In 2010 thieves stole Loretta Quinn’s sculpture “Within Three Worlds” from Princess Park stolen using an angle grinder to cut the bronze statue off at its feet. Now, in 2011, new edition of the statue has been cast and it has now been installed in its original location.
The new version of “Within Three Worlds” is different from the original, almost completely different but the three boats in the pond are still original. The new statue is better than the original, it is less clunky, the shoes, hands and dress are more detailed and the hair curves more elegantly. Most obvious difference is that the new statue has a green finish on the dress and shoes. It has also been moved a metre closer to the pond.
It is good to see the statue back and the restoration of the stolen has been completed with refilling of the ornamental pond that it is located beside (the pond was dry due to a prolonged drought in Melbourne). The statue is dedicated to the memory of Angela Jane Esdaile (1969 – 1993) and commemorates the contribution to the community of childcare workers like Angela. (See my blog post about the Missing Statue.)
Stolen public sculpture in Melbourne receives little attention, as Melbourne’s public is more interested in an art scandal than an art theft. The bronze dog, “Larry LaTrobe” was stolen from the city square in 1995. The current “Larry LaTrobe” is another edition courtesy of Peter Kolliner, the owner of the foundry where the original was cast. The regular theft of the hammer from “The Pathfinder” by John Robinson, 1974 in the Queen Victoria Gardens required that the replacement be unscrewed every night. The recurring theft of the hammer from the statue became such a problem that the hammer is now rarely installed (or has the replacement been stolen?).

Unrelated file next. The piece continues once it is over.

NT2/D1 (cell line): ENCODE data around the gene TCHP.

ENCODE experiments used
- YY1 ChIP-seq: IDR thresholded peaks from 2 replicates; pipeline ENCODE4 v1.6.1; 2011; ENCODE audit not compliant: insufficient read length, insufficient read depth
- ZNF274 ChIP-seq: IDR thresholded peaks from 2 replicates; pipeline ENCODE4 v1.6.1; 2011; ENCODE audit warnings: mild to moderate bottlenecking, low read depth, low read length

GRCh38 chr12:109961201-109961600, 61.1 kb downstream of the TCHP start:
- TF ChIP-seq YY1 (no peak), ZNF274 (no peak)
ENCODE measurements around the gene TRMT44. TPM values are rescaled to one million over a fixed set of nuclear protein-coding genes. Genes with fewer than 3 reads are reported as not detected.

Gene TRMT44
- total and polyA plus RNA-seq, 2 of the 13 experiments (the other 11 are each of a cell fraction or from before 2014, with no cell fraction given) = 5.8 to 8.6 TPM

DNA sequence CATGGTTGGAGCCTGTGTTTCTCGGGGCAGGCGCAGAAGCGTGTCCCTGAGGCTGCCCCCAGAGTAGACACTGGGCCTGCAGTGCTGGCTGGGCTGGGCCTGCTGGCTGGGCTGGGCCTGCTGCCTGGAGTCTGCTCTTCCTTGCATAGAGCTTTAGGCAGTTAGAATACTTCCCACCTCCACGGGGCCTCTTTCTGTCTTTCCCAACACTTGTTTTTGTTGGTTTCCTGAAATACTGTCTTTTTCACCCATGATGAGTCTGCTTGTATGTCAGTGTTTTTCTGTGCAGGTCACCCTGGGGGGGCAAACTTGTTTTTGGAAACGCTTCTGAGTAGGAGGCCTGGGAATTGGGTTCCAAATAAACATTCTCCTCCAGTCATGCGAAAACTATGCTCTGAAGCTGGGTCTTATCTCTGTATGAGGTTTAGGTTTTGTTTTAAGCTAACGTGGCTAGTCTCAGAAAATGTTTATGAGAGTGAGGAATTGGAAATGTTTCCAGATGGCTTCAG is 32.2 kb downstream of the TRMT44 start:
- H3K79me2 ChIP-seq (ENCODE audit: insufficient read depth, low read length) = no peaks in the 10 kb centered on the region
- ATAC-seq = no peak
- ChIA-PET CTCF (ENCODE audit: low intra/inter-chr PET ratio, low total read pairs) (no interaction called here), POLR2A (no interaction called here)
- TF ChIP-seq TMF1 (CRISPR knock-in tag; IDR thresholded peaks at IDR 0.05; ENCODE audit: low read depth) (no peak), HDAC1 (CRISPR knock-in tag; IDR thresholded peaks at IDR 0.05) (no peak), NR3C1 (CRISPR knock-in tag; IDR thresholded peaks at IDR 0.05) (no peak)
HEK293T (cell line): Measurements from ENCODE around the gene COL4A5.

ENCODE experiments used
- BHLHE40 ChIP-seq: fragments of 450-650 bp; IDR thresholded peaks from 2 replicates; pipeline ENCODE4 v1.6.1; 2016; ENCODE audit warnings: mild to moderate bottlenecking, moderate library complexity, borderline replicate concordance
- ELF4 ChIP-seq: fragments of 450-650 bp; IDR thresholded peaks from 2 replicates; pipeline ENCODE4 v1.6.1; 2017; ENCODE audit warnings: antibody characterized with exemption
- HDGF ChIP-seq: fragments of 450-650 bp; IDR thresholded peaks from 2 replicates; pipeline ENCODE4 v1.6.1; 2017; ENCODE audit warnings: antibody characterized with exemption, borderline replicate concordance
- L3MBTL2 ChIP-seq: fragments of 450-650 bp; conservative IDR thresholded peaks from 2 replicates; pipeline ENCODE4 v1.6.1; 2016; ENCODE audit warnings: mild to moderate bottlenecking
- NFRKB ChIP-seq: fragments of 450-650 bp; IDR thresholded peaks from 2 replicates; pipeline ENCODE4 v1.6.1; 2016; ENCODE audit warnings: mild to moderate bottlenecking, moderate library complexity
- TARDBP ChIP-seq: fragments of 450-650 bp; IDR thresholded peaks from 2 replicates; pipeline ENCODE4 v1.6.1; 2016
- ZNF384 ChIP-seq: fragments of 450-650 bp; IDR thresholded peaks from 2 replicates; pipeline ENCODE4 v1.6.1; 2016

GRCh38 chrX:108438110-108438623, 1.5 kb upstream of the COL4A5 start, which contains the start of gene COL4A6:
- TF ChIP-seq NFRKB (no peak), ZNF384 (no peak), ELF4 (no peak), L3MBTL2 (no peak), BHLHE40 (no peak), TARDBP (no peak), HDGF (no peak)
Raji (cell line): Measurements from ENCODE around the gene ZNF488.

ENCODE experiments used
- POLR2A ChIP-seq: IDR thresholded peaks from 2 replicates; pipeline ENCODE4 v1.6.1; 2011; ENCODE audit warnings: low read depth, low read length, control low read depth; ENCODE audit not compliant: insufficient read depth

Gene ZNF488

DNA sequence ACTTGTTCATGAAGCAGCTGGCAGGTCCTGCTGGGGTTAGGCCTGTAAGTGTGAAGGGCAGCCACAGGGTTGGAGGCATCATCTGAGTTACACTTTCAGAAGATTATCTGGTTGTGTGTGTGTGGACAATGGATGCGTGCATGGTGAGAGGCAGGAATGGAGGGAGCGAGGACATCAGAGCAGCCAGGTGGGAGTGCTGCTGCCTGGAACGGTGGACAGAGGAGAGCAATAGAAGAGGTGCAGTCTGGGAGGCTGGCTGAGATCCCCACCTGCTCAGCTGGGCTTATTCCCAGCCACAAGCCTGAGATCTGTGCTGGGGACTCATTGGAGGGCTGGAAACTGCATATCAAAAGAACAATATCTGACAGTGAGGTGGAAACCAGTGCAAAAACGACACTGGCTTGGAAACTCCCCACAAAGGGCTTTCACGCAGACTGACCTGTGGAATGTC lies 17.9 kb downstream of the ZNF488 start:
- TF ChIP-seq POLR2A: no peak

None of these stolen statues have been recovered; it is unfortunate but these bronze sculptures were probably stolen for the scrap metal. This was probably the fate of the 1m metal statue of Christ stolen from a Templestowe Church in August 2010 reported in Manningham Leader. The only stolen public sculpture that has been recovered is “the boy with the turtle” (artist unknown c.1850) that was stolen in 1977 from Fitzroy Gardens and recovered two and a half years later abandoned in a Richmond carpark. It was saved because it is only made of cement and cement has little intrinsic value.
An English fantasy illustrator told me that he’d returned home to find that his flat was being burgled. The two burglars bailed him up and asked if he’d done the art; he told them it was his and they complimented him on his art and left taking nothing. The Marius-Jacob gang went even further on discovering that they had broken into the house of a French poet they left money to replace the pane of glass that they had broken. Robbing artists or stealing public sculpture for scrap metal lacks any dignity as a crime, like stealing from charity bins.